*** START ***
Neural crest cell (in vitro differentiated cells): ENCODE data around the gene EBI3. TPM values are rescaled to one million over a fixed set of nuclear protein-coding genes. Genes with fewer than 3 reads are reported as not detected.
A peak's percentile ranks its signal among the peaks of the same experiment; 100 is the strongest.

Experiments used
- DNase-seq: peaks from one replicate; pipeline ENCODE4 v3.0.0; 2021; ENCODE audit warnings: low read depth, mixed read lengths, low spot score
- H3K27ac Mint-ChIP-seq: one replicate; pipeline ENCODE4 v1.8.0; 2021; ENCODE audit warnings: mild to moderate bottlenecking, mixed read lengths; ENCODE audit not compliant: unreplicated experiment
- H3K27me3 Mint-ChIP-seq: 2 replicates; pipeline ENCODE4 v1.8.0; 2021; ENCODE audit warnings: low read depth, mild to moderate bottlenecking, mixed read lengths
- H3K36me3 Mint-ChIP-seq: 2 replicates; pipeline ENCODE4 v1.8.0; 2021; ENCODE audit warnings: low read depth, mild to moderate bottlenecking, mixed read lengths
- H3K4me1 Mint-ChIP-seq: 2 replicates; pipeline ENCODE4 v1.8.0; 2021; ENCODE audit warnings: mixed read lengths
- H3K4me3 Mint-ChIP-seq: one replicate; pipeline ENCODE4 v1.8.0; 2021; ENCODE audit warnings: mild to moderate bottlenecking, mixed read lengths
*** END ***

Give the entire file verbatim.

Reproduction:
Neural crest cell (in vitro differentiated cells): ENCODE data around the gene EBI3. TPM values are rescaled to one million over a fixed set of nuclear protein-coding genes. Genes with fewer than 3 reads are reported as not detected.
A peak's percentile ranks its signal among the peaks of the same experiment; 100 is the strongest.

Experiments used
- DNase-seq: peaks from one replicate; pipeline ENCODE4 v3.0.0; 2021; ENCODE audit warnings: low read depth, mixed read lengths, low spot score
- H3K27ac Mint-ChIP-seq: one replicate; pipeline ENCODE4 v1.8.0; 2021; ENCODE audit warnings: mild to moderate bottlenecking, mixed read lengths; ENCODE audit not compliant: unreplicated experiment
- H3K27me3 Mint-ChIP-seq: 2 replicates; pipeline ENCODE4 v1.8.0; 2021; ENCODE audit warnings: low read depth, mild to moderate bottlenecking, mixed read lengths
- H3K36me3 Mint-ChIP-seq: 2 replicates; pipeline ENCODE4 v1.8.0; 2021; ENCODE audit warnings: low read depth, mild to moderate bottlenecking, mixed read lengths
- H3K4me1 Mint-ChIP-seq: 2 replicates; pipeline ENCODE4 v1.8.0; 2021; ENCODE audit warnings: mixed read lengths
- H3K4me3 Mint-ChIP-seq: one replicate; pipeline ENCODE4 v1.8.0; 2021; ENCODE audit warnings: mild to moderate bottlenecking, mixed read lengths